Is Net Operating Income the Same as Profit?

No, net income does not equal profit.

Simply put, your profit is all the money you make.

Your operating income is all the money you make, MINUS everything you have to pay.

NOI is a specific pre-tax measurement of profitability for your income and cash flow statements. It includes all sources of income and subtracts from them all costs incurred during the same period.




Net operating income is a very specific measurement.

It is relevant primarily to professional real estate investors. So, if you are considering getting into real estate investing, you will want to learn more about all the other metrics used to determine profitability and risk.

Some of them will be useful in helping you make investment decisions. Others are presented during closing and have other purposes.

Photo by RODNAE Productions

Recession is no longer a buzzword, and may soon be a reality for Americans.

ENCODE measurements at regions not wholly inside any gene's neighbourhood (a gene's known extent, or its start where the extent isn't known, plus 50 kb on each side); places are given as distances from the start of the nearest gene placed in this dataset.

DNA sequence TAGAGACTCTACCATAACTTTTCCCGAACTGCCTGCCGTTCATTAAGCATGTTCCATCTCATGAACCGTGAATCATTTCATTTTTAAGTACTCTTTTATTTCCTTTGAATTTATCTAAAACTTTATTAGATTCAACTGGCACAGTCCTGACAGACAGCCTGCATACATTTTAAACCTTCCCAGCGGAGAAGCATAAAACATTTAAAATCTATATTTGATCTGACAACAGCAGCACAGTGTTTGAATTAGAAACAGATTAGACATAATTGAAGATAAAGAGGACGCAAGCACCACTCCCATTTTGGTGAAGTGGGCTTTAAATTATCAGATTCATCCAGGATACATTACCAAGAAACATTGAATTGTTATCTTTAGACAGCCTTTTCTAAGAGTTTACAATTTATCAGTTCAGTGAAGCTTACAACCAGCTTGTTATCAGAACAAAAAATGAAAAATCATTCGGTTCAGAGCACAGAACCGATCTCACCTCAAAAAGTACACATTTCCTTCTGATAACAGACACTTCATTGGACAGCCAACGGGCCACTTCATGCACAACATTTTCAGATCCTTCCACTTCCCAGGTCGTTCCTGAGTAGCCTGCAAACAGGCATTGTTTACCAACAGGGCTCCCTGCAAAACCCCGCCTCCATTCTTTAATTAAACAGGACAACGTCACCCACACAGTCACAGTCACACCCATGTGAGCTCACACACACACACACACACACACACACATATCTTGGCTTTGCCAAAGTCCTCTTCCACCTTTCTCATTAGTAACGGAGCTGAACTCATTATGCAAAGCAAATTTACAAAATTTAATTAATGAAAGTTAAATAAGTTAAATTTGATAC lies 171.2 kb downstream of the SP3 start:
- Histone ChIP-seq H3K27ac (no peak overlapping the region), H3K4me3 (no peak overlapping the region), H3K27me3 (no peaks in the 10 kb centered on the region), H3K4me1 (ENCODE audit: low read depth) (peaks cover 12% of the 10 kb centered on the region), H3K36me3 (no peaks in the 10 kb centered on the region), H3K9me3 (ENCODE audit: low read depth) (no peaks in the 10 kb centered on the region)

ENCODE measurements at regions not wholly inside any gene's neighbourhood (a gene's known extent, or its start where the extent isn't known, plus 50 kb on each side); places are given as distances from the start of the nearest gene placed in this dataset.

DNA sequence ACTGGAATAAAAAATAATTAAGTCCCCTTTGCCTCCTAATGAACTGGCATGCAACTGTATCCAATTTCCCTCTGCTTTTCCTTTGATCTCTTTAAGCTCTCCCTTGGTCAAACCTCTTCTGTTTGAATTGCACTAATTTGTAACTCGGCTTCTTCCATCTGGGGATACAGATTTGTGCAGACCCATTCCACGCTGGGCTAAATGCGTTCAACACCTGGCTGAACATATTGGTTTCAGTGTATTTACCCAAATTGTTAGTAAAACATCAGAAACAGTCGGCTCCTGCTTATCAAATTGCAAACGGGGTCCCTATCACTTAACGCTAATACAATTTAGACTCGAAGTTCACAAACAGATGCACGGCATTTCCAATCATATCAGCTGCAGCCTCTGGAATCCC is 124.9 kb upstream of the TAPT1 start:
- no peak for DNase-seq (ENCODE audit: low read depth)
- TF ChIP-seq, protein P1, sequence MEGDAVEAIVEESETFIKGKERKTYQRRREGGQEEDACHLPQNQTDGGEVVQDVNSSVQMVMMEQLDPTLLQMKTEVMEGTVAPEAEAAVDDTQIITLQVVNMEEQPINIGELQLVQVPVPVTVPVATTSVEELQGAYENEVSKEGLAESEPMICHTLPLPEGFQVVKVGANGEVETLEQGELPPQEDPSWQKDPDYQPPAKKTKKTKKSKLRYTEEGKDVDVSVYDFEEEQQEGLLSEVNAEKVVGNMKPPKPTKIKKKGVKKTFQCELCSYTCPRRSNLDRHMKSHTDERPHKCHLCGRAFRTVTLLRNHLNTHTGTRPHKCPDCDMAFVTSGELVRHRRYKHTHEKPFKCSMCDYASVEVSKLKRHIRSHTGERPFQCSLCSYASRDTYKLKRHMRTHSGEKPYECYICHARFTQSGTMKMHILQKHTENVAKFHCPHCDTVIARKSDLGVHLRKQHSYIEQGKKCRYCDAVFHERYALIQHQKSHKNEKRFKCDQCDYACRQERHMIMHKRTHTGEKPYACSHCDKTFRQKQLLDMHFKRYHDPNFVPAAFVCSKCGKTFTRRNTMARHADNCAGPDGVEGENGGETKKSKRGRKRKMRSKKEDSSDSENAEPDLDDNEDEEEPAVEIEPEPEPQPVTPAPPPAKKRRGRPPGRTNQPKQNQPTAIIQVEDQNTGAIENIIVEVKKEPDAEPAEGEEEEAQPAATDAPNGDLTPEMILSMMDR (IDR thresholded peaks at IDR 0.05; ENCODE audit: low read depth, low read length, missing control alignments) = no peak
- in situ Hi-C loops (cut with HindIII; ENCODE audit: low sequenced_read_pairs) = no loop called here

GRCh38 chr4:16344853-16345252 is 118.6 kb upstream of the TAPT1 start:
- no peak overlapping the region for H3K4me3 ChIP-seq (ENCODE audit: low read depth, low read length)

Signs that the U.S. economy may be going into one are becoming more ominous. Inflation is at its highest level in 40 years, the Fed is hiking interest rates, and the occurrence of an inverted yield curve are all considered by many as a bellwether for an economic recession. 

A recent Reuters poll showed that 40% of economists believe the U.S. economy will fall into a recession within the next 24 months. 81% of adults believe that the U.S. economy will slip into a recession this year according to a survey carried out by CNBC.

Corporate America is issuing warnings. Elon Musk has decided to lay off 10% of Tesla's workforce based on a 'super bad feeling' about the economy. This action came days after JP Morgan CEO, Jamie Dimon warned that an economic hurricane is headed our way. 

Perhaps the recession fears couldn't have been more pronounced when retail stores announced slower sales, a shift in consumer buying, and lowered their forecast for the coming quarter.

Retail stalwarts like Walmart, Target, and Home Depot all lowered their outlook for the coming quarter, citing inflationary concerns. 

Given the macroeconomic scenario, it is obvious that investors should be prepared for the worst. This means now's the best possible time to prepare your money.

But to know how best to deploy your money, you need to understand what a recession is, and how best to navigate its murky waters. 



What is a Recession?